Sins: forgiven and forgotten - Sunday 31st January 2016
A philosopher said on his death bed, "Of course God will forgive me - that's his job." But is it? What if sin and forgiveness are costly, not easy? How then might we find forgiveness?
This Sunday we'll be looking once more at Leviticus - and how God deals with the costliness of sin and forgiveness. And whilst his solution there is great, what it points to is even greater.
Or you can read them below:
Sins: Forgiven and Forgotten
Leviticus tells us that God is holy, and the holy and the unholy cannot mix. To keep the people’s access to God open the Lord provided them with sacrifices. But those sacrifices would have been costly, and sin would build up as people neglected to make the right sacrifices. So one day a year the Lord provided the Day of Atonement.
Only the High Priest could enter God’s presence – in the Most Holy Place – and only once a year. Before he could atone for the people’s sins, he had to atone for his own. Then he sacrificed a goat for the people and sprinkled its blood in the Most Holy Place, in the tent of meeting, and on the altar outside to atone for their sin. Atonement flowed from God’s presence out to the people.
Blood sacrifice was necessary because the blood represents the animal’s life, and the consequence of sin is death. So the goat becomes the substitute for the people: it dies so they don’t have to. This is substitutionary atonement.
By the end of this Day, all their sin had been paid for, and it was all God’s doing.
The second goat was the scapegoat. All the people’s sins were confessed and transferred onto the head of the goat. But instead of killing the goat, it was sent into the wilderness.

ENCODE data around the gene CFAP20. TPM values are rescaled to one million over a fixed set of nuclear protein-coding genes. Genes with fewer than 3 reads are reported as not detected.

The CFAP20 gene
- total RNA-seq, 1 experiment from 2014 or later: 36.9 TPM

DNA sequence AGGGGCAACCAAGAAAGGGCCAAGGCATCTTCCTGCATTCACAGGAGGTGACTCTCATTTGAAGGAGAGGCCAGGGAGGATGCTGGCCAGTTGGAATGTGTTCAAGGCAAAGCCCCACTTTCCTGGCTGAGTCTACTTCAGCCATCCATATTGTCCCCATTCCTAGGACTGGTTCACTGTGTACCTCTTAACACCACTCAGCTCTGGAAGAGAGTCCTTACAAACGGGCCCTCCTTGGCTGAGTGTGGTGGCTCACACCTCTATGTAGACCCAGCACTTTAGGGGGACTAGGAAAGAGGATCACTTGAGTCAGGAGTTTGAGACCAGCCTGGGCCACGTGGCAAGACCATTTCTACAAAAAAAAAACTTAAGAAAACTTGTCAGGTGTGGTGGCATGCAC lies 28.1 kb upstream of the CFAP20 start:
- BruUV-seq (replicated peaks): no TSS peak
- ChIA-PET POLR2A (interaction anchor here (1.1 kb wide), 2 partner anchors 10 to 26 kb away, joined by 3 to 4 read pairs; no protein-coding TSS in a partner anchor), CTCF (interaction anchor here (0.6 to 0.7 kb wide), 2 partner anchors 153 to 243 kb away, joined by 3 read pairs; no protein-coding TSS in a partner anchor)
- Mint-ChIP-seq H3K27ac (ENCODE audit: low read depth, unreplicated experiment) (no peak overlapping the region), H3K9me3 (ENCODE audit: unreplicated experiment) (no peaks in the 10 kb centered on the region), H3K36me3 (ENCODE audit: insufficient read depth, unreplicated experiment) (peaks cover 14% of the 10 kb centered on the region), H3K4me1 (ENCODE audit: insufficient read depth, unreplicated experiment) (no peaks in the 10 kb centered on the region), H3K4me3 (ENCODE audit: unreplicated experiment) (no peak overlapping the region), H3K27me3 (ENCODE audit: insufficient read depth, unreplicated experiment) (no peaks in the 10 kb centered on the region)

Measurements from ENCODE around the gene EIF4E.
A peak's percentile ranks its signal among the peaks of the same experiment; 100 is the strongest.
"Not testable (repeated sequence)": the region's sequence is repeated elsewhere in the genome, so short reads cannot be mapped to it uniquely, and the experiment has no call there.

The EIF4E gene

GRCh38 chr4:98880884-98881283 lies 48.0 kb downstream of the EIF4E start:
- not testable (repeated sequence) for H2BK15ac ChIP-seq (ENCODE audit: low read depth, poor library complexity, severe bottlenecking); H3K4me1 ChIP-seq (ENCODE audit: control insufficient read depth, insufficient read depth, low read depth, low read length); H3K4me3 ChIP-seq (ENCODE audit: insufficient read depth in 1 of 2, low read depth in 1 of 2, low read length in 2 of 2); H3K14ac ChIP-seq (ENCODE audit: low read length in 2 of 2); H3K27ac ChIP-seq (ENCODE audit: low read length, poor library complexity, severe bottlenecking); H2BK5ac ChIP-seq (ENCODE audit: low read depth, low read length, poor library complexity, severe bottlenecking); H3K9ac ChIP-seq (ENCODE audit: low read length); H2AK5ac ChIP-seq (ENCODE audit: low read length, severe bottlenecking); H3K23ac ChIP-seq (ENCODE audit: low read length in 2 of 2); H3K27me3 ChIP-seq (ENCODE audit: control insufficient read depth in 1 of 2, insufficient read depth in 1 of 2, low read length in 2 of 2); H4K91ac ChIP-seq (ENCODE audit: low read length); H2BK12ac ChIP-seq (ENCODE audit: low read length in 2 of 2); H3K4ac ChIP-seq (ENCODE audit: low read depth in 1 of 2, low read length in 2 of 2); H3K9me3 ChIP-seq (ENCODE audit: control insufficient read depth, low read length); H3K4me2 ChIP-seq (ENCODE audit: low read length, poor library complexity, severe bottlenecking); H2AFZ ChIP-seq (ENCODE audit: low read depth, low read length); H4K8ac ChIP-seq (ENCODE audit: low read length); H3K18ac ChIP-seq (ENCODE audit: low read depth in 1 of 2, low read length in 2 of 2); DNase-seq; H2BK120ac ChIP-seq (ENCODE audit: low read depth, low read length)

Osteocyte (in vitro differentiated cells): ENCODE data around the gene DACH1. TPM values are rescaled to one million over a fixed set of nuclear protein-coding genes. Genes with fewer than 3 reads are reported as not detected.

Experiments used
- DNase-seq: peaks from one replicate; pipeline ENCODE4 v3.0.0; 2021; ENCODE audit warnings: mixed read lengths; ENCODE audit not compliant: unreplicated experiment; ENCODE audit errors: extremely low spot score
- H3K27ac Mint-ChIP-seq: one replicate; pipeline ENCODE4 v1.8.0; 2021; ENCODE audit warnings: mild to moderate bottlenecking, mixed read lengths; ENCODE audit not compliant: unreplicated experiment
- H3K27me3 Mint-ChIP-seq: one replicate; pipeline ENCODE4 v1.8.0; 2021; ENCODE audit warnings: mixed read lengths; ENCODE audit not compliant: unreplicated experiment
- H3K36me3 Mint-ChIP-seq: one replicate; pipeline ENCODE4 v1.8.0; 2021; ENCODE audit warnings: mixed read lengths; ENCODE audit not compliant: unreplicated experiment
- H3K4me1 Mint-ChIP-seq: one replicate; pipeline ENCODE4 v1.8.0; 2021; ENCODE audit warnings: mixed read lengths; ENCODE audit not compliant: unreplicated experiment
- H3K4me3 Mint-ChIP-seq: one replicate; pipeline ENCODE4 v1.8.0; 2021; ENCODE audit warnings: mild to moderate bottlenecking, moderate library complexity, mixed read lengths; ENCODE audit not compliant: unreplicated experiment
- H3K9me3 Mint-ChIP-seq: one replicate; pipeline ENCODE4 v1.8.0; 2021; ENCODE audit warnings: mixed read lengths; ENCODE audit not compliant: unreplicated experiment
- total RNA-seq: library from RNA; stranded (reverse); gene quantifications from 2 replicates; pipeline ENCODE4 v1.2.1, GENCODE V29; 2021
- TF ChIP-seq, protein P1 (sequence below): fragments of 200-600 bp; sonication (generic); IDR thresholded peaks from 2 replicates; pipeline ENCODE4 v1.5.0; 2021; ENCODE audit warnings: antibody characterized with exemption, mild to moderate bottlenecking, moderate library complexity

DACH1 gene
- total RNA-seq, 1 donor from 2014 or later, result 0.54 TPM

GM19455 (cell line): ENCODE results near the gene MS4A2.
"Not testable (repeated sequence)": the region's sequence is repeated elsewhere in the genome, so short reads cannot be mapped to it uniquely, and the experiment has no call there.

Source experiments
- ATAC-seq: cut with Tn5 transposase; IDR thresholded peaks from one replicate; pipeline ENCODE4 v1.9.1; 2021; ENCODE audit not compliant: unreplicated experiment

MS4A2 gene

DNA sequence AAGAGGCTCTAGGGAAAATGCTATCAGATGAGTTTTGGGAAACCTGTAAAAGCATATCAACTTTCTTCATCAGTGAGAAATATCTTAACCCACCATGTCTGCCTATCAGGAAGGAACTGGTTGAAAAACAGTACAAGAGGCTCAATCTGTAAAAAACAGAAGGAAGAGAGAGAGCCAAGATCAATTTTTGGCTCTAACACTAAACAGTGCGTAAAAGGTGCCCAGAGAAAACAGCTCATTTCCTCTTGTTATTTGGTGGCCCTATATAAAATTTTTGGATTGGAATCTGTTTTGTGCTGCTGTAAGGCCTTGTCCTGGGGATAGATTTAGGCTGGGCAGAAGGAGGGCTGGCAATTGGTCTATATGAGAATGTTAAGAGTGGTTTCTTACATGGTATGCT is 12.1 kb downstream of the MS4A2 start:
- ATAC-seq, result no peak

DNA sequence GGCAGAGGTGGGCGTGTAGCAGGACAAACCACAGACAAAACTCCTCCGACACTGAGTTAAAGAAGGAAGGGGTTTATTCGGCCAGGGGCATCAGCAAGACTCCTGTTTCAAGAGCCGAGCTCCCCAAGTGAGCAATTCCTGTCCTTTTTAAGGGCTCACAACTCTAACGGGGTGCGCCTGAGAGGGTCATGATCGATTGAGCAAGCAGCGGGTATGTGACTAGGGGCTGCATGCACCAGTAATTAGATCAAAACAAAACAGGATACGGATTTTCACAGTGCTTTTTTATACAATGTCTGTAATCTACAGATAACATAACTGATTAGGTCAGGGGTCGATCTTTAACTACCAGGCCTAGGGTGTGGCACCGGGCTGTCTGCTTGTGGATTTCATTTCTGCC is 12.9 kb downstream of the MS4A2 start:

The result of sin is not just death, it is also banishment from God’s presence. The scapegoat was banished instead of them.
But he also carried their sins away: it is a picture of how God remembers our sins no more.
And yet animal sacrifices cannot really be true substitutes for thousands of people. Instead they were pointing to something greater.
Christ the Real Substitute
At the cross Jesus became our atoning sacrifice. We can be forgiven because he died as our substitute.
But he was also our scapegoat: all our sin was laid on him and at the cross he was banished from God’s presence, so that we might be welcomed back in: our sins forgiven and forgotten.
Hebrews 10 tells us there are three ways we should respond to what Jesus has done for us:
- In humility and repentance, but with confidence, we should draw near to God.
- We should speak the truth of what Jesus has done for us to our hearts, so when we are tempted to doubt we can know courage and boldness instead.
- We should not stop meeting together, but encourage one another. We have been called to be members of his people, and we should encourage one another to live worthy of that calling.
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